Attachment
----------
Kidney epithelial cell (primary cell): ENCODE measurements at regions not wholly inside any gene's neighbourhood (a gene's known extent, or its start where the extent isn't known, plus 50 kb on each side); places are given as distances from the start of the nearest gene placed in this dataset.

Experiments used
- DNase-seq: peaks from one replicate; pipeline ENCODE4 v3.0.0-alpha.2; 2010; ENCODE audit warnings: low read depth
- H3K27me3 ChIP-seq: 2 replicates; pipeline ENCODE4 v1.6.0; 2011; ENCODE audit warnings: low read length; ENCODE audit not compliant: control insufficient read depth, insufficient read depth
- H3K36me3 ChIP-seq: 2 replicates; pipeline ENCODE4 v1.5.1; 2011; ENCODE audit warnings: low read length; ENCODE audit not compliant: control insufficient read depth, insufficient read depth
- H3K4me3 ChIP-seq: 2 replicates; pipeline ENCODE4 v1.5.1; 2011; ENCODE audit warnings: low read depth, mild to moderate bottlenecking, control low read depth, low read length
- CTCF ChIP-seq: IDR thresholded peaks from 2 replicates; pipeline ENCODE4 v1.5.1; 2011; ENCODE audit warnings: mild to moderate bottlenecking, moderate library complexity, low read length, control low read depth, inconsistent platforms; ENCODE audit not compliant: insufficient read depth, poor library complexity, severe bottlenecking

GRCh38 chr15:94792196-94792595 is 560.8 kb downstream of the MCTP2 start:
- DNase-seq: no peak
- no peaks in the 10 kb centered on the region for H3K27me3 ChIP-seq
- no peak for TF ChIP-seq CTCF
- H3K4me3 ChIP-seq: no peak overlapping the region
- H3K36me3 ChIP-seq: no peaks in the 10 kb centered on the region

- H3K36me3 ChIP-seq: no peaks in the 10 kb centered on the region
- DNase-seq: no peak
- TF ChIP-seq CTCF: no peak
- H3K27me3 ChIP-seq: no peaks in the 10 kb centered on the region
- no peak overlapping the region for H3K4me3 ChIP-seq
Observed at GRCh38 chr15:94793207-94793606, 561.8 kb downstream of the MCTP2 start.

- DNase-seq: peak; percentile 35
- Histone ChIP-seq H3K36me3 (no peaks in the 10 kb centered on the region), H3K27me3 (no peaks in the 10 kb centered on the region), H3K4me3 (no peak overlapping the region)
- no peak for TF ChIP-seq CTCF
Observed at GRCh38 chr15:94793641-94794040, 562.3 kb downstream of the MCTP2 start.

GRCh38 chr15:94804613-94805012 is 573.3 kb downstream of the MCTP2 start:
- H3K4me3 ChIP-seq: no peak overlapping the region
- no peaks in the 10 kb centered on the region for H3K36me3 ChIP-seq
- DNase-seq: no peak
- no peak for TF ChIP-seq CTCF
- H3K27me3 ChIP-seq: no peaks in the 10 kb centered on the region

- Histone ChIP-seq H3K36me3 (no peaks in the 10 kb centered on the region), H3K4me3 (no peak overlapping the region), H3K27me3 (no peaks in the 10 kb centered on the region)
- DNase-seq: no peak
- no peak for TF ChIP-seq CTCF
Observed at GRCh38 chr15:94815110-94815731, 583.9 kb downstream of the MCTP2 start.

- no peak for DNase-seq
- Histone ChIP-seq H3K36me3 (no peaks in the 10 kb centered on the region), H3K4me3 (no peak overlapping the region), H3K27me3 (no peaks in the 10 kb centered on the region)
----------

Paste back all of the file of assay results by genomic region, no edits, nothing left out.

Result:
Kidney epithelial cell (primary cell): ENCODE measurements at regions not wholly inside any gene's neighbourhood (a gene's known extent, or its start where the extent isn't known, plus 50 kb on each side); places are given as distances from the start of the nearest gene placed in this dataset.

Experiments used
- DNase-seq: peaks from one replicate; pipeline ENCODE4 v3.0.0-alpha.2; 2010; ENCODE audit warnings: low read depth
- H3K27me3 ChIP-seq: 2 replicates; pipeline ENCODE4 v1.6.0; 2011; ENCODE audit warnings: low read length; ENCODE audit not compliant: control insufficient read depth, insufficient read depth
- H3K36me3 ChIP-seq: 2 replicates; pipeline ENCODE4 v1.5.1; 2011; ENCODE audit warnings: low read length; ENCODE audit not compliant: control insufficient read depth, insufficient read depth
- H3K4me3 ChIP-seq: 2 replicates; pipeline ENCODE4 v1.5.1; 2011; ENCODE audit warnings: low read depth, mild to moderate bottlenecking, control low read depth, low read length
- CTCF ChIP-seq: IDR thresholded peaks from 2 replicates; pipeline ENCODE4 v1.5.1; 2011; ENCODE audit warnings: mild to moderate bottlenecking, moderate library complexity, low read length, control low read depth, inconsistent platforms; ENCODE audit not compliant: insufficient read depth, poor library complexity, severe bottlenecking

GRCh38 chr15:94792196-94792595 is 560.8 kb downstream of the MCTP2 start:
- DNase-seq: no peak
- no peaks in the 10 kb centered on the region for H3K27me3 ChIP-seq
- no peak for TF ChIP-seq CTCF
- H3K4me3 ChIP-seq: no peak overlapping the region
- H3K36me3 ChIP-seq: no peaks in the 10 kb centered on the region

- H3K36me3 ChIP-seq: no peaks in the 10 kb centered on the region
- DNase-seq: no peak
- TF ChIP-seq CTCF: no peak
- H3K27me3 ChIP-seq: no peaks in the 10 kb centered on the region
- no peak overlapping the region for H3K4me3 ChIP-seq
Observed at GRCh38 chr15:94793207-94793606, 561.8 kb downstream of the MCTP2 start.

- DNase-seq: peak; percentile 35
- Histone ChIP-seq H3K36me3 (no peaks in the 10 kb centered on the region), H3K27me3 (no peaks in the 10 kb centered on the region), H3K4me3 (no peak overlapping the region)
- no peak for TF ChIP-seq CTCF
Observed at GRCh38 chr15:94793641-94794040, 562.3 kb downstream of the MCTP2 start.

GRCh38 chr15:94804613-94805012 is 573.3 kb downstream of the MCTP2 start:
- H3K4me3 ChIP-seq: no peak overlapping the region
- no peaks in the 10 kb centered on the region for H3K36me3 ChIP-seq
- DNase-seq: no peak
- no peak for TF ChIP-seq CTCF
- H3K27me3 ChIP-seq: no peaks in the 10 kb centered on the region

- Histone ChIP-seq H3K36me3 (no peaks in the 10 kb centered on the region), H3K4me3 (no peak overlapping the region), H3K27me3 (no peaks in the 10 kb centered on the region)
- DNase-seq: no peak
- no peak for TF ChIP-seq CTCF
Observed at GRCh38 chr15:94815110-94815731, 583.9 kb downstream of the MCTP2 start.

- no peak for DNase-seq
- Histone ChIP-seq H3K36me3 (no peaks in the 10 kb centered on the region), H3K4me3 (no peak overlapping the region), H3K27me3 (no peaks in the 10 kb centered on the region)